MIKE JAMES: These industrial contaminants can make marine mammals more vulnerable to disease, and may affect reproduction rates. Ken Balcomb believes PCB's killed J18, a juvenile whale who died at age 22 -- 15 to 30 years short of his expected life span.
MARK ANDERSON: I have a question for you.
MARK ANDERSON: Were doing a petition.
MIKE JAMES: Mark Anderson isn't waiting for healthier salmon runs, or expecting any changes in PCB counts. He's petitioning to keep whale watchers from hounding the killer whales. His argument is that all the noise and commotion from whale- watching boats, dozens of them sometimes, disrupts killer whale feeding patterns. The Orca use sonar sound to hunt and communicate. Anderson believes the boats disrupt their sense of sound.
MARK ANDERSON: These are probably the most exquisite users of sound in the animal kingdom, and they live in water, and that water carries sound exquisitely well, and all these boats have engines, just about. So it's a big problem in terms of their ability to navigate, communicate, and capture salmon.
MIKE JAMES: There's some evidence to back up Anderson, but none of it is conclusive yet. Researcher Jody Smith and her colleagues track whale and boat movements on the western side of the island chain. The data they've collected so far suggest that without close- in boat traffic, the movement and breathing pattern of individual whales is consistent. But when boats pursue the whales too aggressively, the Orca moving and feeding pattern is disrupted. Smith is reluctant to draw conclusions yet, but she says the distraction could inhibit the whales as they hunt for food.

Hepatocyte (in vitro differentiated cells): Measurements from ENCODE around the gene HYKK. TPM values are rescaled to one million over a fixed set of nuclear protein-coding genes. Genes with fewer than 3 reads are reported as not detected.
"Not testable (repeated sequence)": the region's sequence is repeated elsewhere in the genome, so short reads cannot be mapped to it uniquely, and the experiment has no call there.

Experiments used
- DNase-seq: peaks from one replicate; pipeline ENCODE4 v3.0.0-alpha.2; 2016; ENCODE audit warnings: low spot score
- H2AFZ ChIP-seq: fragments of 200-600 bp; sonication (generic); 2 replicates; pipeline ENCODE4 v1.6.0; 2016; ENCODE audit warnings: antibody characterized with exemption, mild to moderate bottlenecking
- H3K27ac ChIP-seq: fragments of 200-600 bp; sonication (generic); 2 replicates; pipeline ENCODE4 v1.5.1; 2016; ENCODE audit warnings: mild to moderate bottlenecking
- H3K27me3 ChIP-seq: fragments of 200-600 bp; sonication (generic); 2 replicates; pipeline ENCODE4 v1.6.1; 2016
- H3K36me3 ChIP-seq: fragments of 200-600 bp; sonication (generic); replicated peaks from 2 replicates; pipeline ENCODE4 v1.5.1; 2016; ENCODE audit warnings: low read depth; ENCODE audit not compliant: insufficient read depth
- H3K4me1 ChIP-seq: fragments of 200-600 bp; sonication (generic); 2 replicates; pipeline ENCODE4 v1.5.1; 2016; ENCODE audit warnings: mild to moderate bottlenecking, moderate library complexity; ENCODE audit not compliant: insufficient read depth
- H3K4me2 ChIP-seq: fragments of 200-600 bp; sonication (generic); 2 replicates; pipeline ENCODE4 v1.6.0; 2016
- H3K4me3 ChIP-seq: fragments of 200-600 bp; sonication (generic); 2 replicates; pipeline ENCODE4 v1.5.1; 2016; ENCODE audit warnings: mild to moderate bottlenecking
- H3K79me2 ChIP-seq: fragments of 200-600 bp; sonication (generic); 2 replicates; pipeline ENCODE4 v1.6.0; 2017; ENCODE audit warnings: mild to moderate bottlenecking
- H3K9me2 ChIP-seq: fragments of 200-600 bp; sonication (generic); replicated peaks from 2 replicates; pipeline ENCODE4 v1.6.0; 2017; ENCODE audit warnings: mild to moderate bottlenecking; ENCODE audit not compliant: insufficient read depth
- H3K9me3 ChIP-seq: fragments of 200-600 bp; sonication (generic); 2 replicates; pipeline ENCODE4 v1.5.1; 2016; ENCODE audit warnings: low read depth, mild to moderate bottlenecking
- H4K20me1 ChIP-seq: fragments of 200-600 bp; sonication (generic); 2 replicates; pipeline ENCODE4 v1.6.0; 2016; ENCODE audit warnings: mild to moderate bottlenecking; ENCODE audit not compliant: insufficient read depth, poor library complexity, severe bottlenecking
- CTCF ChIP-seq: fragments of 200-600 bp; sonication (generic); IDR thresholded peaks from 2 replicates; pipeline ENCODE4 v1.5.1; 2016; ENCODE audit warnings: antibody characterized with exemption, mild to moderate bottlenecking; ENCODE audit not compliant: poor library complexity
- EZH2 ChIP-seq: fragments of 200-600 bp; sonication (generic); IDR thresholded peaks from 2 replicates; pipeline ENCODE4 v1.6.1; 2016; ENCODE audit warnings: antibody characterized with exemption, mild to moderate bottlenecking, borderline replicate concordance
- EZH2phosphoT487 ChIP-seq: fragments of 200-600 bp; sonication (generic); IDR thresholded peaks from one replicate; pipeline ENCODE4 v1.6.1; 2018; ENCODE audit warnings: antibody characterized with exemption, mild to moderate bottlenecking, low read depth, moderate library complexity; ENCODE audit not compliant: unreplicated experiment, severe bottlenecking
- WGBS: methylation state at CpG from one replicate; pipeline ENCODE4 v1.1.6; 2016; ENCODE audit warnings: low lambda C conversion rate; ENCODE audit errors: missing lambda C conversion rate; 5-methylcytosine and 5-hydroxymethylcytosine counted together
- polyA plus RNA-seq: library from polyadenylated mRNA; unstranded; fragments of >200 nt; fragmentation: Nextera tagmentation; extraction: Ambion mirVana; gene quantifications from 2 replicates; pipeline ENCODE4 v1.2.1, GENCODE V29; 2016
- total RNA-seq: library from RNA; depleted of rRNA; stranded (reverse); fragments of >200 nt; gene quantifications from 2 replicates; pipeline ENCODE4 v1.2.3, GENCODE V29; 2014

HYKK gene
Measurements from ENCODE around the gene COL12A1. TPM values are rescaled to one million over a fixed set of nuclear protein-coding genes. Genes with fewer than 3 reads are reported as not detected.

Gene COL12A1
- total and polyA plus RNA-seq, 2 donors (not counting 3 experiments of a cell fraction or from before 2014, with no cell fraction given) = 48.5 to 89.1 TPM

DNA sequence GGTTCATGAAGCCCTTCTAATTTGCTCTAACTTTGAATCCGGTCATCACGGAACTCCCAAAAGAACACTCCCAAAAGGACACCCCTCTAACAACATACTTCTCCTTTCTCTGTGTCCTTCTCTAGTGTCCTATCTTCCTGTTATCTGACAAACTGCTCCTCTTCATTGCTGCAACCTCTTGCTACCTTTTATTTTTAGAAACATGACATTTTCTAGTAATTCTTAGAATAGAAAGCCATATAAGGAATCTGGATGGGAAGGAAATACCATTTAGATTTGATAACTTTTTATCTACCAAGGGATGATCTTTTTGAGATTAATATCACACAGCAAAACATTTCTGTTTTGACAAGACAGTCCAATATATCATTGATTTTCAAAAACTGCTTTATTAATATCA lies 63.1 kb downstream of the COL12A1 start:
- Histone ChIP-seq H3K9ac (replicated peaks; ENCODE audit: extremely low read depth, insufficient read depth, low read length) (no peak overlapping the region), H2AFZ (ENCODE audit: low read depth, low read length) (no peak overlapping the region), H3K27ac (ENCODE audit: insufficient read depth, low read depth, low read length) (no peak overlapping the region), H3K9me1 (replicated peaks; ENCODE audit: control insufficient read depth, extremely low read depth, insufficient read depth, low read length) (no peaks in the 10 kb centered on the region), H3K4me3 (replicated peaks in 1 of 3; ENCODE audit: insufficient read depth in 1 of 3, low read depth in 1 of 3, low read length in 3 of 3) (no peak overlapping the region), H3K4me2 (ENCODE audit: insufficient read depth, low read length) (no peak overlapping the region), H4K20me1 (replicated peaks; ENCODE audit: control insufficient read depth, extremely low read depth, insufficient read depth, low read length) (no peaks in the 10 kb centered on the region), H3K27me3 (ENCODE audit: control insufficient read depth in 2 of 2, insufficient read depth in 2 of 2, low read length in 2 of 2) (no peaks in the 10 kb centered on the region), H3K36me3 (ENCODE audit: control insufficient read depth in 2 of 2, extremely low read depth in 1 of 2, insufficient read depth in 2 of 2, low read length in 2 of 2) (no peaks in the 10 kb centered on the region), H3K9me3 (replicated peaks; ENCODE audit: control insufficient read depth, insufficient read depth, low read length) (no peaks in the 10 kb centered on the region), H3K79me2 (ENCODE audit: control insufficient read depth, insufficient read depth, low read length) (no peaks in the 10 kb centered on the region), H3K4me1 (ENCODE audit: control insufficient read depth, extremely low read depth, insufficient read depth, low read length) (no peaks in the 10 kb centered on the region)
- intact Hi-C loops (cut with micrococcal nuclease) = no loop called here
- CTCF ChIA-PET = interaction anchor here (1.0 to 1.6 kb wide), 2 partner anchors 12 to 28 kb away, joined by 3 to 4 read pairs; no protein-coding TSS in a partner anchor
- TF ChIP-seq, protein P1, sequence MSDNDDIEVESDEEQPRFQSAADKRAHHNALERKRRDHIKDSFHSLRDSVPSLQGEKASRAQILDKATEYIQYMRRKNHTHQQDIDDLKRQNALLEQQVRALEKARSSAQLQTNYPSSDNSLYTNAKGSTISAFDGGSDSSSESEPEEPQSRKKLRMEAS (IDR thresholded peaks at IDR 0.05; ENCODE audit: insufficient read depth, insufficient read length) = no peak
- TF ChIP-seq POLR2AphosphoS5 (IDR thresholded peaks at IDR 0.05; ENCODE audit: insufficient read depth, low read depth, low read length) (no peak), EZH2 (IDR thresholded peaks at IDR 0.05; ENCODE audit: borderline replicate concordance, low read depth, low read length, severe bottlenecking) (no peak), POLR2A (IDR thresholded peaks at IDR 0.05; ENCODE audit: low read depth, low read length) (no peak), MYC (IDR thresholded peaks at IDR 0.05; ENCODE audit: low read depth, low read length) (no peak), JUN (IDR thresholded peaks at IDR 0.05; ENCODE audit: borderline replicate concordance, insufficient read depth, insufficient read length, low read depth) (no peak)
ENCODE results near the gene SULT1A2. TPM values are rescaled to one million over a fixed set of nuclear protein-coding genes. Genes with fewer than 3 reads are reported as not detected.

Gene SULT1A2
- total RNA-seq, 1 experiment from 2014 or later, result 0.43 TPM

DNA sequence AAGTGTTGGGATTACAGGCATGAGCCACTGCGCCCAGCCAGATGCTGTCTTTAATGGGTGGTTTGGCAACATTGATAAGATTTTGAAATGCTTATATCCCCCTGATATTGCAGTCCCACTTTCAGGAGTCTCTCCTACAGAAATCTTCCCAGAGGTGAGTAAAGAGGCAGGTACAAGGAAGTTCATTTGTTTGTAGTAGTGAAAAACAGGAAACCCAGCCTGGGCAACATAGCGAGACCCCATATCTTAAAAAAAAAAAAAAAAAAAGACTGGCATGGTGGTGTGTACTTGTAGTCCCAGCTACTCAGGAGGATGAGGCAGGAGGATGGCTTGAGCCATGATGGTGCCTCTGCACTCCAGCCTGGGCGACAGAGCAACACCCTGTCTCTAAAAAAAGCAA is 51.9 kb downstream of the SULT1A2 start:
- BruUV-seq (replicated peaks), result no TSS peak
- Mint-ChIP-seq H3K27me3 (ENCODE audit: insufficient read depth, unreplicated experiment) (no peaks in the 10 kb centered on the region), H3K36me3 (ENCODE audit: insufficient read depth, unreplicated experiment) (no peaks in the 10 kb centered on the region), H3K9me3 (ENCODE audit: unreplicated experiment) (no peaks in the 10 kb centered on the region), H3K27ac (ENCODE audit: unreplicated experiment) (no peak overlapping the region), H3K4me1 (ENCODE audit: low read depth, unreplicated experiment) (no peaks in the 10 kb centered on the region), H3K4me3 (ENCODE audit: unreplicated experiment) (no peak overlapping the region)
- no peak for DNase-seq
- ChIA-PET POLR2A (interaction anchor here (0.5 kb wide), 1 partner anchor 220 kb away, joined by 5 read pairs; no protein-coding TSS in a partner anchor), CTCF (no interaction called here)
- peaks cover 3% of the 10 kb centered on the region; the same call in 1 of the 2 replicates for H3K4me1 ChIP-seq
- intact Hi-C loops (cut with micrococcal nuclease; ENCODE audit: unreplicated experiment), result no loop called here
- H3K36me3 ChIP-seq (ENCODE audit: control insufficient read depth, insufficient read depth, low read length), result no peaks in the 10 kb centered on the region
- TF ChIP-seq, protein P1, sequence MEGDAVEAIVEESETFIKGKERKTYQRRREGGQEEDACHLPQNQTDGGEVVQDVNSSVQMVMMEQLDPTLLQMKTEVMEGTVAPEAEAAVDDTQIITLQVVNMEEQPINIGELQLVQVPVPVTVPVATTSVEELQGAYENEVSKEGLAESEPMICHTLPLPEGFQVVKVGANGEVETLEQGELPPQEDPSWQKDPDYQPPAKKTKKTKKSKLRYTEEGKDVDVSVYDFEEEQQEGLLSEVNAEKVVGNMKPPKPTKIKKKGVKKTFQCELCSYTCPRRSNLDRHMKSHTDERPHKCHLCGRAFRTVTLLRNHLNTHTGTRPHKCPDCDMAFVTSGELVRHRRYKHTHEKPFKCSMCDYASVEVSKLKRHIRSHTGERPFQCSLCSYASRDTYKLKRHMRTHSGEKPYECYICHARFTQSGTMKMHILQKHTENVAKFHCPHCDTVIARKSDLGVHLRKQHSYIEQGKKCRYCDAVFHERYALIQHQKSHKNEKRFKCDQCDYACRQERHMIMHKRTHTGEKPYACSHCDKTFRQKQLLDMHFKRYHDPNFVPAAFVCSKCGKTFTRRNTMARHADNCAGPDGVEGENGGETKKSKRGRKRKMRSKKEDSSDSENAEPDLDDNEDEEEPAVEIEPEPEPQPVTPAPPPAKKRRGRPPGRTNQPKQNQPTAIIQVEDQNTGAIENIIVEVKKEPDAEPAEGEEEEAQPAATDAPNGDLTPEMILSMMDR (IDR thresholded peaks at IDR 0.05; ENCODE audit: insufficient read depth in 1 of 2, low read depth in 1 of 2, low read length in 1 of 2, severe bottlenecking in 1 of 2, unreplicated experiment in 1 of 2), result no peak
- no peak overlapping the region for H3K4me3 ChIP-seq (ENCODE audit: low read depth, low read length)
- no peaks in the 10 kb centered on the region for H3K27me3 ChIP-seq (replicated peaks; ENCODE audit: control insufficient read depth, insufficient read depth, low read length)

JODY SMITH: My concern as far as foraging would be how much energy they're expending getting around the boats, moving around the boats, and as well as looking for food. If you have boats that are spread out, and these whales are spread out looking for food, that may impact them. They may have to expend more energy.
MIKE JAMES: Tom McMillen, one of many boaters in the islands who run whale-watching tours, doesn't agree. He says killer whales have existed comfortably with boat traffic for years without consequence. In fact, McMillen argues that bringing people out to see the whales actually helps because it spreads the word about real problems.
TOM McMILLEN: I think that's the way we need to look at it, is to educate the public that we do have a serious problem here with this. It's not just the whale watchers. It's our 100 years of unconcern about it.
MIKE JAMES: Whale museum founder Mark Anderson is impatient. He believes all the other fixes take too long. Going after the boats is the only thing that will help the whales now.
MARK ANDERSON: If we do the chemical thing, that's going to take us two decades. Those chemicals are already in the sea sediments now. They'll be leaching out for decades to come. If we go after the salmon... well, we're going after the salmon. They're endangered now. We're doing everything we can. It's going to take us decades to solve that problem. There won't be any whales here at this rate. So all we can do, the only thing that's left, is to try to reduce the pressure that comes to them from human boat interactions. And hopefully by doing that, maybe we save them. There's no guarantee.
MIKE JAMES: Balcomb the whale watcher dismisses the boat traffic argument as frivolous, not a real issue anymore. The scientists who have studied killer whales admit they don't know exactly what's happening. The best scientific bet of the moment is that a combination of stresses is killing these animals.